Gold on a rollercoaster
Market report Michael Blumenroth – 28.02.2020
Weekly market report
Market participants will remember the past week as both good and bad. As of now, it has been the worst week for the stock markets since the 2008 financial crisis – we’ll see how things develop until the close of trading tonight.
For gold, it has been a rather ambivalent week: On the one hand, we have seen new seven-year highs for the precious metal in US dollars and new all-time highs against the euro as well as a number of other currencies; on the other hand, it currently trades well below the highs reached on Monday.
Why did the gold price initially rise?
This is of course due to the global advance of the Coronavirus and ripple effects across markets. It stands to reason that gold, as a safe haven par excellence, was in demand throughout the week, especially as the stock markets, after the record hunt of the previous weeks, receded sharply this week and may now face the biggest weekly loss since 2008; we’ll know for certain tonight. Apart from gold, the yen and top-rated government bonds benefited from the flight into supposedly safe investments. Yields/market interest rates on ten-year US government bonds fell to record lows of 1.17 per cent, and on 30-year US government bonds to record lows of 1.68 per cent, a development which would have been unfathomable at the beginning of the year. At the same time, participants are relying increasingly on massive interest rate cuts by central banks around the world, especially by the Fed. At the beginning of the year, not a single Fed interest rate cut was expected for the entire year; this morning, expectations were three interest rate cuts at a nearly 90 per cent probability. In fact, at least three interest rate cuts are also expected for most other major industrialized countries. The lower the market interest rates, the more the interest-free gold price will of course benefit.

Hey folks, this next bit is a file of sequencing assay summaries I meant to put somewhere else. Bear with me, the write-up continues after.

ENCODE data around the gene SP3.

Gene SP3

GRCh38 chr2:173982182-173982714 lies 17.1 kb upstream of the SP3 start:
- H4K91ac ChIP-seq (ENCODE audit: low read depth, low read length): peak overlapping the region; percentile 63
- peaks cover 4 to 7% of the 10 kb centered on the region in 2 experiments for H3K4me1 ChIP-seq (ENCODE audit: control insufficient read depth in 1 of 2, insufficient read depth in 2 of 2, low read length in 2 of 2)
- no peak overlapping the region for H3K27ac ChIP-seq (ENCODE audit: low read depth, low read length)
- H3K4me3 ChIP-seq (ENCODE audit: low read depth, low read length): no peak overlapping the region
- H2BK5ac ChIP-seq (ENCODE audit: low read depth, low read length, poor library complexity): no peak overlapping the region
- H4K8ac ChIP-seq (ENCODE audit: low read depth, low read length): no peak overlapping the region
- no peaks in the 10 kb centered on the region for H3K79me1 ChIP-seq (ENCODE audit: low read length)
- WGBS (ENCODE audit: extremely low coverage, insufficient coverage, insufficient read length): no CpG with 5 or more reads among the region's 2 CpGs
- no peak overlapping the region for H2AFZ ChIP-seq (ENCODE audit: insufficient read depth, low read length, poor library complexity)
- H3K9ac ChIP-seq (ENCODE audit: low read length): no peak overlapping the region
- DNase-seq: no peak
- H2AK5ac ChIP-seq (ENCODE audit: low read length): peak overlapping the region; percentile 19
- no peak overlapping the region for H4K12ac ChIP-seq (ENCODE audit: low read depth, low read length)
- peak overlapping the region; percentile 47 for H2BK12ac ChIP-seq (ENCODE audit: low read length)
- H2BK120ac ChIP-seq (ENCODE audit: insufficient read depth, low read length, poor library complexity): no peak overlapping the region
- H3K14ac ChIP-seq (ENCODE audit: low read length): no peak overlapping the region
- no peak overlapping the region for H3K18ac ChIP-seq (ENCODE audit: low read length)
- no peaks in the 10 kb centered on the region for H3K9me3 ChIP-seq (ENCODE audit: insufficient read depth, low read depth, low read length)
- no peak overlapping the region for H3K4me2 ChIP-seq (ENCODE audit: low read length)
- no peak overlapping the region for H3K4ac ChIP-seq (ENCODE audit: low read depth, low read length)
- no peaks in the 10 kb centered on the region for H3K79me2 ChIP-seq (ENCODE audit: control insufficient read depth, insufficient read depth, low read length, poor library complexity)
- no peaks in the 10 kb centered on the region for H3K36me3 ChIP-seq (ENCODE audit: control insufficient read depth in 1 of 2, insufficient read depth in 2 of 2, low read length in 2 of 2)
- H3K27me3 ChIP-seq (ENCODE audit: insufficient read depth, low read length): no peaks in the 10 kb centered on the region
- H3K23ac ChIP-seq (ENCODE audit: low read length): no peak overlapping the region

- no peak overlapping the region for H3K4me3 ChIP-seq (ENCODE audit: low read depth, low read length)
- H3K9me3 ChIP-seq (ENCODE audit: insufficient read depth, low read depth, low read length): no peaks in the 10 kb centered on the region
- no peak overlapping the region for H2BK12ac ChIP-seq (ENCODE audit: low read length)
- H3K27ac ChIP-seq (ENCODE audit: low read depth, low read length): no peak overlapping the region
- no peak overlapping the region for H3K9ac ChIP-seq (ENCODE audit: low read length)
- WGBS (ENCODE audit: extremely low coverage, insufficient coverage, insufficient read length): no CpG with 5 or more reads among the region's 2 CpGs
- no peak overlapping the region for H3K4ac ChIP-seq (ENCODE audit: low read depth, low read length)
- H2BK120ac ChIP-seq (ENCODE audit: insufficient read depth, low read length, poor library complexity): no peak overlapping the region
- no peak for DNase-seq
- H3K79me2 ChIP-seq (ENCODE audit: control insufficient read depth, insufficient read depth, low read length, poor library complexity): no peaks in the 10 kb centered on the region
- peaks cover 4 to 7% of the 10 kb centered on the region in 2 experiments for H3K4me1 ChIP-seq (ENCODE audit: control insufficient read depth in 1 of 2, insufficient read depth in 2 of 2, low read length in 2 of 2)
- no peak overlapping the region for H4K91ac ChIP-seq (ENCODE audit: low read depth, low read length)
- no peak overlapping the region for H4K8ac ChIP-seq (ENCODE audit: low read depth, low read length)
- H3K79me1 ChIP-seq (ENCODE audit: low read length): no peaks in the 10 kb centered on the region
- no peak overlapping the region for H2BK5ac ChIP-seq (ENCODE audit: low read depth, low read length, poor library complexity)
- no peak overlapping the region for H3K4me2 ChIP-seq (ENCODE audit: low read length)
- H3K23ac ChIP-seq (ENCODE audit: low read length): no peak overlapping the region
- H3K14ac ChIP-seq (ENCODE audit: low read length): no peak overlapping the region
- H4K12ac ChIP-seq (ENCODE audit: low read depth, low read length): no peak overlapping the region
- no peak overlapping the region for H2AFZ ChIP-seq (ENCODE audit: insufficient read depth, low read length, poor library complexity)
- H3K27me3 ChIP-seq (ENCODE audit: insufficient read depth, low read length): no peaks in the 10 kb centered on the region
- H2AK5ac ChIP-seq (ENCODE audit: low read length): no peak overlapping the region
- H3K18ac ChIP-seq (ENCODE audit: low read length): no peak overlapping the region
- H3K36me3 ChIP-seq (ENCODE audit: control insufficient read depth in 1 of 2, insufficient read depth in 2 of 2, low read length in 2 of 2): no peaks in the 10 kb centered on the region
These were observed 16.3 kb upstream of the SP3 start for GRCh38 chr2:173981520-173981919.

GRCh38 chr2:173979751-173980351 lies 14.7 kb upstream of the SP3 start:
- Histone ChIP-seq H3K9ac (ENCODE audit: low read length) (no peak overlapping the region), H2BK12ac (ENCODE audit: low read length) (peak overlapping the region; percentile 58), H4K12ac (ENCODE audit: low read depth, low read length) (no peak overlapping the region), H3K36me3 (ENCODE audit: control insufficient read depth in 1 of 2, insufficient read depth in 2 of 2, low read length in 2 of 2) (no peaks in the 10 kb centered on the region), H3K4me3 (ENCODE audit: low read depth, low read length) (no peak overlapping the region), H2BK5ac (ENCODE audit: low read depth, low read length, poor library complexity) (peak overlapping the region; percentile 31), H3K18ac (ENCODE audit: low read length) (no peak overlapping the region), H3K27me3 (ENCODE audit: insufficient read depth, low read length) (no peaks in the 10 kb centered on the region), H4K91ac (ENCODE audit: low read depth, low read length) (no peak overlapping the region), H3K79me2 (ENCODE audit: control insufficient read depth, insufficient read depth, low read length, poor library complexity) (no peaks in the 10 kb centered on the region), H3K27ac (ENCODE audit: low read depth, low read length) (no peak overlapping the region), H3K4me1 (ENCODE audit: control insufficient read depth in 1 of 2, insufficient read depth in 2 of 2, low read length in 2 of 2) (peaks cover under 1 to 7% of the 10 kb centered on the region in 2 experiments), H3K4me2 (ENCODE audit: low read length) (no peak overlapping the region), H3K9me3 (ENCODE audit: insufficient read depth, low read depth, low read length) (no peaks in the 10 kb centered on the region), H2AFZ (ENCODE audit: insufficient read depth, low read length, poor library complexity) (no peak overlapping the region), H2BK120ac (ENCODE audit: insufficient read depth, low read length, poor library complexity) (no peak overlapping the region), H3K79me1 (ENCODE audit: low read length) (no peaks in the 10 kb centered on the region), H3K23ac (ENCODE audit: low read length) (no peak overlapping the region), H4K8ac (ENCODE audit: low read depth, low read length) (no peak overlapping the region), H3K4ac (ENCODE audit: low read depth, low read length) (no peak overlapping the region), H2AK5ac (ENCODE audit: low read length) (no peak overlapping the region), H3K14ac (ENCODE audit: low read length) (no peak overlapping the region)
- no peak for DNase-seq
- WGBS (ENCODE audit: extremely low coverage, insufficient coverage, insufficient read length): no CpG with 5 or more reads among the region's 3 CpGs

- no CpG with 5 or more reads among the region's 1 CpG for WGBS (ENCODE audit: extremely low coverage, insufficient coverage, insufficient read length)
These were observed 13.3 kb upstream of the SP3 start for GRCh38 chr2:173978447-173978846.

Why has the gold price receded amid volatile trading?
This is due to the fact that in times of panic trading, market participants tend to close out all positions in order to hold only cash, i.e. account balances. Gold investors have likely pocketed their profits. In addition, large positions in the stock and stock index futures markets plummeted, which can lead to margin calls. In order to raise the necessary funds, positions in the profit zone are sold, as has apparently been the case for gold. This is in line with the fact that new record positions had been built in the options and futures markets and on gold ETFs, which were most likely also sold.
US dollar gold slightly weaker week-on-week
After all the ups and downs, gold in US dollars stands roughly where it was last week. Last Friday, it traded around 1,635 US$/ounce mark. After the first Italian Coronavirus case over the weekend, the markets hit the panic button on Monday night, which benefitted the gold price, which jumped to a new seven-year high of 1,689 US$/ounce on Monday morning, but had receded to 1,650 US$/ounce by the evening (profit taking? margin calls?). Until this morning, the precious metal saw extreme volatility and hit a weekly low of 1,620 US$/ounce earlier today. Currently, gold trades at approximately 1,630 US$/ounce.
Euro Renaissance weighs down gold price
A number of positions in euro against US dollar were also closed and the euro gained traction day by day, rising to 1.1050 €/US$ this morning. This of course also had an impact on the euro gold price, which rose to an all-time high of 1,561 €/ounce on Monday, but traded at 1,476 €/ounce this morning due to the 2.5 per cent more expensive euro.
Within regular trading hours, Xetra-Gold rose from 48.75 €/gram last Friday morning to 50.20 €/gram on Monday morning. Since then, however, it receded to 47.50 €/gram this morning. As mentioned, this was mainly due to the regained strength of the euro.
A forecast for any market over a longer period than one day is close to impossible. Generally speaking, the predominant market opinion is that gold will retain its safe haven appeal in the near future, especially if stock markets remain under pressure and the economic outlook, especially for the US, further deteriorates.
I wish all readers a restful weekend.